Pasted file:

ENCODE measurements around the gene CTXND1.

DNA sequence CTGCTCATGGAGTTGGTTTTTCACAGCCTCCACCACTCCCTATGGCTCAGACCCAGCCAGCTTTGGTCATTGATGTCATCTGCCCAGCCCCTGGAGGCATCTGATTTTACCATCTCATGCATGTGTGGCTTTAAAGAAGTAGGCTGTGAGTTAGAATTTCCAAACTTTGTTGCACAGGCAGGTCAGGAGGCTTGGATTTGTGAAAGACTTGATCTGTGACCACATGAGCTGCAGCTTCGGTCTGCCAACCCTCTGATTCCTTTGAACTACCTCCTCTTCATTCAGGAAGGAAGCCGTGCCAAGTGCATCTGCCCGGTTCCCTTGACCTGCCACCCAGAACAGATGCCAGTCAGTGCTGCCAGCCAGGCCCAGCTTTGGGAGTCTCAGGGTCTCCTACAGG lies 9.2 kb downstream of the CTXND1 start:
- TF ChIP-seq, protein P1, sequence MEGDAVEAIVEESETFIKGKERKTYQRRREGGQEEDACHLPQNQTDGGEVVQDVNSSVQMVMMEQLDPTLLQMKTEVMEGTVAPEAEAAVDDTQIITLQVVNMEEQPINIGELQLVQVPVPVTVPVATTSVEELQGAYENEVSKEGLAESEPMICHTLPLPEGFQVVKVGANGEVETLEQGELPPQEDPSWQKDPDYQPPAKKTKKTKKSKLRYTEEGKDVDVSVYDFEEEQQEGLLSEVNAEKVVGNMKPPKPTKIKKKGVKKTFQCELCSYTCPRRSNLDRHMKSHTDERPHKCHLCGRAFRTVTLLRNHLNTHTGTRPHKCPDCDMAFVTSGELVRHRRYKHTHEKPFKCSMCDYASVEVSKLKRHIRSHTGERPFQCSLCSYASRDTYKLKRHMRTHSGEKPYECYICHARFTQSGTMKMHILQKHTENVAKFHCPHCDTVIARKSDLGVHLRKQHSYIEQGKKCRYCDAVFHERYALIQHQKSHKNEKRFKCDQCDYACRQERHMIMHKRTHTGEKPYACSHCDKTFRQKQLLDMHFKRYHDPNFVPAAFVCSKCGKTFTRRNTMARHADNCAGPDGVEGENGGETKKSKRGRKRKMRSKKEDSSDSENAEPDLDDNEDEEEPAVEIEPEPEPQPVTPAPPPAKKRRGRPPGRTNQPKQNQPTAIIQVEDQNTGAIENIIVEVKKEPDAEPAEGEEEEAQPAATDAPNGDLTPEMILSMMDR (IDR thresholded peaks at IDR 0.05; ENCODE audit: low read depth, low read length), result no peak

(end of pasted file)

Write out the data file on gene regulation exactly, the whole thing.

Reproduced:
ENCODE measurements around the gene CTXND1.

DNA sequence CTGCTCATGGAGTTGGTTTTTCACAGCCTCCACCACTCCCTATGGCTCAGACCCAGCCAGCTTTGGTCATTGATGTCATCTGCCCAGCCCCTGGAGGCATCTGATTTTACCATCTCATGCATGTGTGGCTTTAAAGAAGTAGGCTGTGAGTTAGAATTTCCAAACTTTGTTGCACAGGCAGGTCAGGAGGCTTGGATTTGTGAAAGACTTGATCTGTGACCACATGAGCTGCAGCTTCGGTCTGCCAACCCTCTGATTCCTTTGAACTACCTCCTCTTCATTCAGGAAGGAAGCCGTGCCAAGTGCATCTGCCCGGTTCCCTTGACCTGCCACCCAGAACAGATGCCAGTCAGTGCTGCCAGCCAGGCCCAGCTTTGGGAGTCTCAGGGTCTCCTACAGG lies 9.2 kb downstream of the CTXND1 start:
- TF ChIP-seq, protein P1, sequence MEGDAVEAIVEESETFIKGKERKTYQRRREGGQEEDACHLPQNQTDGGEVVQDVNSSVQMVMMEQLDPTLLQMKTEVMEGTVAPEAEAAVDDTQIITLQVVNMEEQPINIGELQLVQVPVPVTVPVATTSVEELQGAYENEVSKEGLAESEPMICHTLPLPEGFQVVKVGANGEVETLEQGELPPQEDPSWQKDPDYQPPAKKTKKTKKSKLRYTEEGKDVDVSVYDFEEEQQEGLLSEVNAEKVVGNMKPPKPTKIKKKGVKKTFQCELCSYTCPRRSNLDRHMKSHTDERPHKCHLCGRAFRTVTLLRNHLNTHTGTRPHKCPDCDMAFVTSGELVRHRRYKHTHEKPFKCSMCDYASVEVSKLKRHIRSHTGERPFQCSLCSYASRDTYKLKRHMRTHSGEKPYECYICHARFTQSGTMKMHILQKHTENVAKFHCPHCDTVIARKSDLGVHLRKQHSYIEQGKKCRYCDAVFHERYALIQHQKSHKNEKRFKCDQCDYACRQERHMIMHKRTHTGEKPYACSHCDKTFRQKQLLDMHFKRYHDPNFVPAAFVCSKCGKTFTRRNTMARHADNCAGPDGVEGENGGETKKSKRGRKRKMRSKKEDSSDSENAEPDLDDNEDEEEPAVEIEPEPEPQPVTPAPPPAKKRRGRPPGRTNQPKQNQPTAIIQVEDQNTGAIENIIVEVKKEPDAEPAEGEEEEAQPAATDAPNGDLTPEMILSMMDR (IDR thresholded peaks at IDR 0.05; ENCODE audit: low read depth, low read length), result no peak